Knowing Your Trace in Soap

Knowing Your Trace in Soap One of the most difficult concepts for new soapmakers to grasp is trace.  Until you see trace for yourself and know for sure that you have it, it is not easy to understand.  Then once you do have an understanding, you may have trouble controlling your soap recipe so you can get the trace you want. Trace is when …

Your Questions Answered - Ricing in Soap

Your Questions Answered – Ricing in Soap

Your Questions Answered – Ricing in Soap Q – What is ricing and what do I do when it happens? A – Ricing is when your soap separates to look like rice floating in a pot of oil. It is almost always caused by fragrance oils, but some other additives can do this as well. You can often save the …

Slowing Trace Plus 5 Slow Moving Soap Recipes

Controlling Trace There are a few factors to controlling trace in your soapmaking.  If you want a light trace or an emulsion, try these tips: Work at low temperatures Increase the water in your formula Use a whisk instead of a stick blender Use sodium lactate Avoid butters and use less hard oils Use oils that trace slowly, such as olive or canola oil Test …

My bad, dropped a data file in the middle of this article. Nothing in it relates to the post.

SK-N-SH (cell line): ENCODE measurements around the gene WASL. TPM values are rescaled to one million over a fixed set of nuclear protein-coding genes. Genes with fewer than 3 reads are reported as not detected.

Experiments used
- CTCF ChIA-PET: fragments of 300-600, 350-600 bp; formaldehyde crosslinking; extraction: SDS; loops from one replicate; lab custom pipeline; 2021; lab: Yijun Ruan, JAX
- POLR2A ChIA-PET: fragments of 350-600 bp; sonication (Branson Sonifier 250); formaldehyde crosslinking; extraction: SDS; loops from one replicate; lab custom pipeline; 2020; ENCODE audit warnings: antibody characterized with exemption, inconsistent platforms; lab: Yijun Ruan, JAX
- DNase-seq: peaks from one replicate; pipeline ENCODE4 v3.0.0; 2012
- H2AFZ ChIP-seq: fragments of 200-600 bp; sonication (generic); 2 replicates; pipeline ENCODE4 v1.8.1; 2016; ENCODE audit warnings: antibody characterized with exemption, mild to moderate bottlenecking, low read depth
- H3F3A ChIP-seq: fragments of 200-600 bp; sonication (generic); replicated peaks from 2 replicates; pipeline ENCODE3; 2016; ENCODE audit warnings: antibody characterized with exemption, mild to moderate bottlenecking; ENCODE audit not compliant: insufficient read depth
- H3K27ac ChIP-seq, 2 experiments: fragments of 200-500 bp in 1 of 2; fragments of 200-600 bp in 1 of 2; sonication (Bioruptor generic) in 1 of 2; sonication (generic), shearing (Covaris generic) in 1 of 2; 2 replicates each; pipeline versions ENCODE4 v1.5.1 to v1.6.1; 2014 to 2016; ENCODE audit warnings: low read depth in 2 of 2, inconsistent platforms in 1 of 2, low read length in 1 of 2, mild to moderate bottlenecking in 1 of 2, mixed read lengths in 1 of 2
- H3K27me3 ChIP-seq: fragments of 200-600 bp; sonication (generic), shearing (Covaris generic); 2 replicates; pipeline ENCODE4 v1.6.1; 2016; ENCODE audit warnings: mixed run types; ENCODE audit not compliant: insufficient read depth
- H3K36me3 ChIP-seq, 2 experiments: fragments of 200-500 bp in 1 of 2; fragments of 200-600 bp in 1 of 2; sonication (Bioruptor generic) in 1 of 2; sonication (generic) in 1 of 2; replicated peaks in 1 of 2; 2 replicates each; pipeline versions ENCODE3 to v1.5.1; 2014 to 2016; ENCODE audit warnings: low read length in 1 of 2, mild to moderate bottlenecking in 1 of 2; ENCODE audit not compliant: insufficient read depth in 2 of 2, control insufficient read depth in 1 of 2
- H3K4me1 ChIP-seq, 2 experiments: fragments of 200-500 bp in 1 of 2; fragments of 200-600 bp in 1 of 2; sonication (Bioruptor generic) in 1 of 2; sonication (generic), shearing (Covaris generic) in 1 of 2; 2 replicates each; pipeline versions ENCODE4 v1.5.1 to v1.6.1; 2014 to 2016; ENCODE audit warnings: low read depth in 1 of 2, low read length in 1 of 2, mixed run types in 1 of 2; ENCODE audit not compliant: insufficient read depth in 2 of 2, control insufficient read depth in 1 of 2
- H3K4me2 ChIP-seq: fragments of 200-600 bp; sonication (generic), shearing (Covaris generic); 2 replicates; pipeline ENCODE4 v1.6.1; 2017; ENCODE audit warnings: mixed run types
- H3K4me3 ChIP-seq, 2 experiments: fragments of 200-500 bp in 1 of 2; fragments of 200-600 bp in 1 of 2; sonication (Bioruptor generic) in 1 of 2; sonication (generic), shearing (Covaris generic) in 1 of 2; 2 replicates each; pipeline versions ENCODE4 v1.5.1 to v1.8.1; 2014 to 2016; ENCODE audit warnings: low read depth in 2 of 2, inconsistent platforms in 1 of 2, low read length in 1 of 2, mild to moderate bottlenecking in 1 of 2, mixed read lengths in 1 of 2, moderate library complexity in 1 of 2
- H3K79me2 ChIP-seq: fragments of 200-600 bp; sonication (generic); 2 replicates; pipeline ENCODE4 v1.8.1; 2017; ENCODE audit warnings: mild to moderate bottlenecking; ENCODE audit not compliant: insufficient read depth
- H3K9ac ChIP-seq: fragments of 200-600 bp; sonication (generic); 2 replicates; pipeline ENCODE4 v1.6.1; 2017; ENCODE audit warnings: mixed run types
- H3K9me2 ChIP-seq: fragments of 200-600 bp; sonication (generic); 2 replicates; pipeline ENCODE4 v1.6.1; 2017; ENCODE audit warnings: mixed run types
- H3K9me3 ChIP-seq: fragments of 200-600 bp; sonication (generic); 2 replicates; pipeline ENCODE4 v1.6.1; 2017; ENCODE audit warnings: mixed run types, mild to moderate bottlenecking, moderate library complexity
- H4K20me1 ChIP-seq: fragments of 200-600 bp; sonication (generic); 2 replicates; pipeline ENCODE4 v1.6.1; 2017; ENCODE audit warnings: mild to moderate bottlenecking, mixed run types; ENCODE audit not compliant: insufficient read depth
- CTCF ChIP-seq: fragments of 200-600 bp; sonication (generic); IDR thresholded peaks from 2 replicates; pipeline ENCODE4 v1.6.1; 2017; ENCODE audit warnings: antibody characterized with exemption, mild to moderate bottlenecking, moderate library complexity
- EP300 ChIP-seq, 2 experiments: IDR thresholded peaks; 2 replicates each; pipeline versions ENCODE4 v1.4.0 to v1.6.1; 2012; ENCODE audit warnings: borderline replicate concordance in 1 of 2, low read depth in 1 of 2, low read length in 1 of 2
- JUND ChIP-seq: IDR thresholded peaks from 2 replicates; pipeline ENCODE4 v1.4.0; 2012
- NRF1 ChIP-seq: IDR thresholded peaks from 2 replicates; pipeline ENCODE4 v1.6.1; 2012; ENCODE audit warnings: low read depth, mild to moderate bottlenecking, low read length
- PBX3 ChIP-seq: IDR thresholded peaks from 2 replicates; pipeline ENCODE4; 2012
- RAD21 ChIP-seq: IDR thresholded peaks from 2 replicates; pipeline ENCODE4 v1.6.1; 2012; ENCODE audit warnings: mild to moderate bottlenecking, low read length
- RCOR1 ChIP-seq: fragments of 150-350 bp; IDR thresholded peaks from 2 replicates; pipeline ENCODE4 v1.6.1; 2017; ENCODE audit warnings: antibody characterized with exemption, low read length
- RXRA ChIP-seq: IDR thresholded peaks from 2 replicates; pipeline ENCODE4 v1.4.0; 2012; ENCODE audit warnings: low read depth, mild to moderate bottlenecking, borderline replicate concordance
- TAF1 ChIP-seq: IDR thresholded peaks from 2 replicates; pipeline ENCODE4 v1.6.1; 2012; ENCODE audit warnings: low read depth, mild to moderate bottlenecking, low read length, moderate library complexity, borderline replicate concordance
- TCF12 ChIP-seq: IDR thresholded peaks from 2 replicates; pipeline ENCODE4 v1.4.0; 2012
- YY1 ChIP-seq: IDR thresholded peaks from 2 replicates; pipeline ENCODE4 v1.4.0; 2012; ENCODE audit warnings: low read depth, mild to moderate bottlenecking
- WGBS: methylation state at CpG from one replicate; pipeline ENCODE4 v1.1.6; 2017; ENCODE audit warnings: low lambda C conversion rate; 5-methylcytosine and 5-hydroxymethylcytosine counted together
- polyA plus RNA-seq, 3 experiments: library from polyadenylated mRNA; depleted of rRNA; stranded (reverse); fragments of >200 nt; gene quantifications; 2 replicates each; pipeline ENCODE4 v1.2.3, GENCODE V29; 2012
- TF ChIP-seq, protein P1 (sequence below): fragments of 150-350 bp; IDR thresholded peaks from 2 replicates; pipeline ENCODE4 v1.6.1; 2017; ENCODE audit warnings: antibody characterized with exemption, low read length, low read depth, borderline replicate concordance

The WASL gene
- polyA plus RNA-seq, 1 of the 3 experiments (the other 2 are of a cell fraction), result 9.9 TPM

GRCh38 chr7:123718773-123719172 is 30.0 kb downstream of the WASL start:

Scenting in Soapmaking eBook and Contest

Scenting for Soapmaking eBook Not everyone needs a classroom setting to learn. That’s why we have taken our comprehensive manual from our popular Scenting in Soapmaking class and turned it into an eBook. Our class manuals are simply text documents. This new eBook contains all of the manual’s text as well as nice photographs, and some added appendixes including worksheets …

Gelled vs Ungelled Soap – What’s the Difference?

Vivid colors achieved by gelling soap – www.BathAlchemyLab.com I get lots of questions about a variety of soap topics.  The other day, I was asked what the differences were between gelled and ungelled soap.  They had read some confusing and misleading posts on forums about the differences, including that cure times were shortened and fragrances were stronger in gelled soap. …